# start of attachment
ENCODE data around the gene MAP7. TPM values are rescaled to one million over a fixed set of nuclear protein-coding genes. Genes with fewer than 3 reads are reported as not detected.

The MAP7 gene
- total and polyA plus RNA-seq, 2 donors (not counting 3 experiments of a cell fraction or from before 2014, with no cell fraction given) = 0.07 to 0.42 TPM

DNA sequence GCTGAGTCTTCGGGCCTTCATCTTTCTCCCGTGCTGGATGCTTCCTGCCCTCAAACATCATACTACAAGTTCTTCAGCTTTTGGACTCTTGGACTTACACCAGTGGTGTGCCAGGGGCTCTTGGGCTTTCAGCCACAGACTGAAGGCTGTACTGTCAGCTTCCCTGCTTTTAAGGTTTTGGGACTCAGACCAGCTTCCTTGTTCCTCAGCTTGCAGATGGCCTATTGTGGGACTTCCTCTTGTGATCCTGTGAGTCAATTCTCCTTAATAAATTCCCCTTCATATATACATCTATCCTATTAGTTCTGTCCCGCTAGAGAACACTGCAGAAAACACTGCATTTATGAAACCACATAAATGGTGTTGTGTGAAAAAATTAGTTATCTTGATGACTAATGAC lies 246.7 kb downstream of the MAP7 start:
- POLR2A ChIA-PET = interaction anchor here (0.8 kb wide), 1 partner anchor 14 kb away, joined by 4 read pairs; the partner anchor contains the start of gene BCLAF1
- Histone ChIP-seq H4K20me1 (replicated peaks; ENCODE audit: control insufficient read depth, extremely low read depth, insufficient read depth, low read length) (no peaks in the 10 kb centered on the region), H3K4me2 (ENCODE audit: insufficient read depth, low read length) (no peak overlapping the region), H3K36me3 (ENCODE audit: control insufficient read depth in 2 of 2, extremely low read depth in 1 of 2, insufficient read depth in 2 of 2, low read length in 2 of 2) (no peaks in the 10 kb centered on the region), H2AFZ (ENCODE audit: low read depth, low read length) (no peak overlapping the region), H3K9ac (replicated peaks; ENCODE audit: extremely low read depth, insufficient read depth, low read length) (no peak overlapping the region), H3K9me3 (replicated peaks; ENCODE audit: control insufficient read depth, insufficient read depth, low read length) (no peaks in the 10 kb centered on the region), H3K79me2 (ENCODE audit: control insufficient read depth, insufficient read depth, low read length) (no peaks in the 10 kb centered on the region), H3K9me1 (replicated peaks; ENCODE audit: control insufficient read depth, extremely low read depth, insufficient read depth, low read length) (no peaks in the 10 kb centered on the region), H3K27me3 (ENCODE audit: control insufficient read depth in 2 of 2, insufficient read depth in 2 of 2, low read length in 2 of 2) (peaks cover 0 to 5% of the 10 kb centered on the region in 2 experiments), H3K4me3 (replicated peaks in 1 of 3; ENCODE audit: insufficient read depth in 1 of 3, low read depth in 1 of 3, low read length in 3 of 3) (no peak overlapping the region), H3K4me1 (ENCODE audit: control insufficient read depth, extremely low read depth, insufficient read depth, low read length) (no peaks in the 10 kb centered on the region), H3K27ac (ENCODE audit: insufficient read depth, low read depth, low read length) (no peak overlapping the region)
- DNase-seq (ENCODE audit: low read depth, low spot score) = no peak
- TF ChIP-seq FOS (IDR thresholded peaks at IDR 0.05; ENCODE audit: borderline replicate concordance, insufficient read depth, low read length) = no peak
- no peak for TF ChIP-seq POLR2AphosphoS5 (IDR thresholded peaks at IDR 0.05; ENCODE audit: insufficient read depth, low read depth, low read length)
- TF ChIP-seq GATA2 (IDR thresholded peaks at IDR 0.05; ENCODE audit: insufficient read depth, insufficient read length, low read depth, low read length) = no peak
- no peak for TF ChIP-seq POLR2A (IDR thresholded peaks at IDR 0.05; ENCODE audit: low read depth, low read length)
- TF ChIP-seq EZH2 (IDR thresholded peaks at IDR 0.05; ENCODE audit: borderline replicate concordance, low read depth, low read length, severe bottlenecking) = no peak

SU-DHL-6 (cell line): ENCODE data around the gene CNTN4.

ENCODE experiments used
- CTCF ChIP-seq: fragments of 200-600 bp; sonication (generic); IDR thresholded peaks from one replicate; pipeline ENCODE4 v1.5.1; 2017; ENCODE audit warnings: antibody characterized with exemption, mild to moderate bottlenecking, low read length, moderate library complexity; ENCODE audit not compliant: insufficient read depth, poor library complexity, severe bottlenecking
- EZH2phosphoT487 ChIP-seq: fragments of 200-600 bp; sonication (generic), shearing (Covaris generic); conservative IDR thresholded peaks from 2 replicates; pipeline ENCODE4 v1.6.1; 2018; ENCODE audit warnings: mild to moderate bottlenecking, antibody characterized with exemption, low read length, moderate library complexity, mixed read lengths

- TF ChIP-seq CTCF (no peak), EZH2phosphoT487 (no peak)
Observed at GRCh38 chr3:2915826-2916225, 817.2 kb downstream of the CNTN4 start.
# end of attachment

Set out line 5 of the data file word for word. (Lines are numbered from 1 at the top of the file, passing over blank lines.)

- POLR2A ChIA-PET = interaction anchor here (0.8 kb wide), 1 partner anchor 14 kb away, joined by 4 read pairs; the partner anchor contains the start of gene BCLAF1